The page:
State Roundup

Traverse City
1 of 3 charged in poaching ring pleads guilty

TRAVERSE CITY, Mich. (AP) — One of three people accused of using in a northern Michigan poaching ring has pleaded guilty to eight misdemeanors.
Seventeen-year-old Mark Johnson of Traverse City told the judge Tuesday he didn’t shoot the animals, but acknowledged riding in the pickup as they were shined and killed.
Seventeen-year-old David Walston of Traverse City and 21-year-old Daniel Kelsey of Lake Ann also face poaching-related misdemeanors.
Authorities say a black bear and at least seven deer were shot and mutilated in Grand Traverse, Benzie and Leelanau counties. They say the bear was beheaded and its paws were cut off with an axe. Police say Walston shot the bear.
Johnson’s attorney, William Conklin, tells the Traverse City Record-Eagle Johnson is “a young man who caved in to peer pressure.”

Soldier originally from Mich. dies at Fort Benning

VASSAR, Mich. (AP) — Officials say a 31-year-old soldier originally from Michigan who was deployed once to Iraq and twice to Afghanistan has died at Fort Benning, Ga.
Hanlin Funeral Home said Wednesday Sgt. 1st Class Jacob Schlereth of Opelika, Ala., died suddenly of natural causes Nov. 27 at the base. Details weren’t immediately available.
Schlereth was born in the Michigan community of Saginaw and previously lived in Vassar, about 70 miles northwest of Detroit.
The funeral home says he was a 1999 graduate of Vassar High School. He joined the Army afterward and was stationed most of his career at Fort Campbell, Ky. He more recently was stationed at Fort Benning as a reconnaissance course instructor.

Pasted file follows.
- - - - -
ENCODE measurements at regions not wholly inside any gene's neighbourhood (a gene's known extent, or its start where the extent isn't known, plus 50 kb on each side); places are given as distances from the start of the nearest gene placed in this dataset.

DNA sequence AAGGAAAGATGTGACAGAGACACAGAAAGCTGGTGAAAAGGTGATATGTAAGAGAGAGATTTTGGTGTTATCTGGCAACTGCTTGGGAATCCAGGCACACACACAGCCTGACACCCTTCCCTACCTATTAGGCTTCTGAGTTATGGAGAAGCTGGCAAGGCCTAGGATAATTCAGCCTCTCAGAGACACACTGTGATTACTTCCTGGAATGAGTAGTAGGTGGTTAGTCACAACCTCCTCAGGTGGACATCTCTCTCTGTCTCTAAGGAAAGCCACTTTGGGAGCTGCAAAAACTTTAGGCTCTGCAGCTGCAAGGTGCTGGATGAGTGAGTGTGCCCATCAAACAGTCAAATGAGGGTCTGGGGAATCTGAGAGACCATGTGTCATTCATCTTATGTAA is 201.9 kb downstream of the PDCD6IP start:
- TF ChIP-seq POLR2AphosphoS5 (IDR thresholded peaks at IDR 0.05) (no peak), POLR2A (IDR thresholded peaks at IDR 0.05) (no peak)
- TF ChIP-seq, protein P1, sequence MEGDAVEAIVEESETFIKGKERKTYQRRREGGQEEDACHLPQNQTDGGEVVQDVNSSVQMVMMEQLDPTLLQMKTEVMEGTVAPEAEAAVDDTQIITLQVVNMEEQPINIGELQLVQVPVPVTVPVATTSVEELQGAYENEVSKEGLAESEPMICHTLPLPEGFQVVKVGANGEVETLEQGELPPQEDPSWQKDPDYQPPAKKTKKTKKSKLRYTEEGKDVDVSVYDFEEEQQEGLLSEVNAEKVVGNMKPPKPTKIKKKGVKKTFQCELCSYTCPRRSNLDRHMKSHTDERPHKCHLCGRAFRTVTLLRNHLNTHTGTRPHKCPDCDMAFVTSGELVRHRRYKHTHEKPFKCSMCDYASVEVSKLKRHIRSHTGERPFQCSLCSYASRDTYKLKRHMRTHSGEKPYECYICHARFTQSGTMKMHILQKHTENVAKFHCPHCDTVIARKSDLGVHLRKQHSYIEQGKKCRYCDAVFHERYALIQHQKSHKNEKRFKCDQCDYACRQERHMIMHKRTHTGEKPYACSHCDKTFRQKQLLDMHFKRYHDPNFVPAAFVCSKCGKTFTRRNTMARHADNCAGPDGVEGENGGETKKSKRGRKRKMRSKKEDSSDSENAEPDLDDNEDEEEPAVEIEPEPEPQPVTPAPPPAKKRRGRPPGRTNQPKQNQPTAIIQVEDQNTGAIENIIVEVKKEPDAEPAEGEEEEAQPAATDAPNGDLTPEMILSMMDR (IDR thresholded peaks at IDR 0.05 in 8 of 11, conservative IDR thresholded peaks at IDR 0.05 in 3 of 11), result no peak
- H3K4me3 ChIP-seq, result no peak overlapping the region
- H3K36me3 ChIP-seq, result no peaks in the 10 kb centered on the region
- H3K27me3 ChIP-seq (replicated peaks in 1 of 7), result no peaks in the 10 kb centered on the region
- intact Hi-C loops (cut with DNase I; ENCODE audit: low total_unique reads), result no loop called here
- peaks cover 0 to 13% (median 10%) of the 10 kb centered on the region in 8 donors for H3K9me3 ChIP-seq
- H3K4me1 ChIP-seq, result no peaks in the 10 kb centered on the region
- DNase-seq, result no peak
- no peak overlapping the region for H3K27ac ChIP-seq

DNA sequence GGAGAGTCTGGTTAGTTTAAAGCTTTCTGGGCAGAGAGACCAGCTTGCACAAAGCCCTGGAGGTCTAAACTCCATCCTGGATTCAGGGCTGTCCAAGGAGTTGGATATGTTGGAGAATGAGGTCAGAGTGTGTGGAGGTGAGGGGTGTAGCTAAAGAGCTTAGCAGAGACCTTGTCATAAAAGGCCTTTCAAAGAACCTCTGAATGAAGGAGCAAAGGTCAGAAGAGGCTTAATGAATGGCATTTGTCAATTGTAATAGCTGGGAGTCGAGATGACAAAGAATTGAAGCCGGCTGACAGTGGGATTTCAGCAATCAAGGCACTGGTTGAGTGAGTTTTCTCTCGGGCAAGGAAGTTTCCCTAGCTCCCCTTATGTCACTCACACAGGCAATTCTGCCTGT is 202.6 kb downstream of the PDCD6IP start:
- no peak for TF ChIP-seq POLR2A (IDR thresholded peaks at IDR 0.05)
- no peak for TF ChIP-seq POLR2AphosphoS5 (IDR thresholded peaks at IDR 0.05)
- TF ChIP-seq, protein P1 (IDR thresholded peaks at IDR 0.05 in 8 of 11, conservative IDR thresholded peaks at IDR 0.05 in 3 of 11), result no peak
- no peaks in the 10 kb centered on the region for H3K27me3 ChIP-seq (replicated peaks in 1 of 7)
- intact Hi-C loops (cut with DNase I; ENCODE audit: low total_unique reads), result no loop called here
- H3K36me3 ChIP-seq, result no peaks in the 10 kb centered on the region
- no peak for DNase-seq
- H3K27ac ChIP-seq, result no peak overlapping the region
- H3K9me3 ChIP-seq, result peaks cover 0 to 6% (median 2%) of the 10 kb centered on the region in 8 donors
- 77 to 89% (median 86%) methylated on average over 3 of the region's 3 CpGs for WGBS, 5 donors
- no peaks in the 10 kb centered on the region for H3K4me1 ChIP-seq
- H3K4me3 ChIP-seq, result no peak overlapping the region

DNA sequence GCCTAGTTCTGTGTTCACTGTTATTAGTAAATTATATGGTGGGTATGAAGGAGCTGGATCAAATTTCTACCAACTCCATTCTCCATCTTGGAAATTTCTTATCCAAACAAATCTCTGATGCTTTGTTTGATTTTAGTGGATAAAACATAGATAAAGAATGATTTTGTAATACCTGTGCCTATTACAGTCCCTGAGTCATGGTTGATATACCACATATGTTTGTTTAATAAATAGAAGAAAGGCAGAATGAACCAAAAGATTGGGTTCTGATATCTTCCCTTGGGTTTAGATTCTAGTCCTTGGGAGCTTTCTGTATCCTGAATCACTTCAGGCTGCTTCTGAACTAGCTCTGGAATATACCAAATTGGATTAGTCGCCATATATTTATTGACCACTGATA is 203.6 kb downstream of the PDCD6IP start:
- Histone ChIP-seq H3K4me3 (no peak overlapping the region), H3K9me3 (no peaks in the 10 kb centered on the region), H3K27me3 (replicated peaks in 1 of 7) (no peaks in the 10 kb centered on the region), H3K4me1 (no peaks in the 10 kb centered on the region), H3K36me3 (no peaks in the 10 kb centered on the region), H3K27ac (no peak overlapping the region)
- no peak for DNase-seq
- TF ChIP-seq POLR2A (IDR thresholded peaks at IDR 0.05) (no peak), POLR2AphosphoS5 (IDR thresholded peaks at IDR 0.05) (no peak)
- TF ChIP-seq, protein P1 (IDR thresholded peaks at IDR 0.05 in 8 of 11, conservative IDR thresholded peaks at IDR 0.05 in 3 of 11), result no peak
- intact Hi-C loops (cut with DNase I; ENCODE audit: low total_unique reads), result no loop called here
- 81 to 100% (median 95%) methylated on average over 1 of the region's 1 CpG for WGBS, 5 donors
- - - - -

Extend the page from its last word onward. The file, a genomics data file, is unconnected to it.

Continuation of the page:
Schlereth had received two bronze stars, among other honors. Survivors include his wife, Margaret, and son, Caleb.

Traverse City
Beekeeping gets approval in newly passed ordinance

TRAVERSE CITY, Mich. (AP) — Beekeeping is getting the OK in Traverse City.
The Traverse City Record-Eagle reports Wednesday that city commissioners have approved an ordinance to allow beekeeping inside city limits. The measure was approved without a restriction that would have banned it within 100 feet of a home where someone is allergic to stings.
Under the ordinance, residents of the northern Lower Peninsula community must get an annual license and are allowed two hives that must be at least 25 feet from a neighboring home. The ordinance also requires a 6-foot-tall flight barrier if the hive is within 25 feet of a property line.

Union Township
Authorities: CMU student tried to poison roommate

UNION TOWNSHIP, Mich. (AP) — Authorities say a Central Michigan University student tried to poison a roommate at their apartment by putting bleach in a glass of iced tea.
The Morning Sun of Mount Pleasant reports 19-year-old Kayla Ashlyn Bonkowski is due in an Isabella County courtroom Monday on the felony poisoning charge. She was named in a warrant issued by prosecutors following a report about the Nov. 11 incident.
Reached by email, Bonkowski told The Associated Press on Wednesday morning she needed to consult with a lawyer before commenting.
Authorities say they believe Bonkowski put bleach in the drink at the apartment in Union Township, located near the Mount Pleasant school about 120 miles northwest of Detroit. Police say the roommate was taken to an area hospital for treatment.

Investigation into cruelty is planned at animal shelter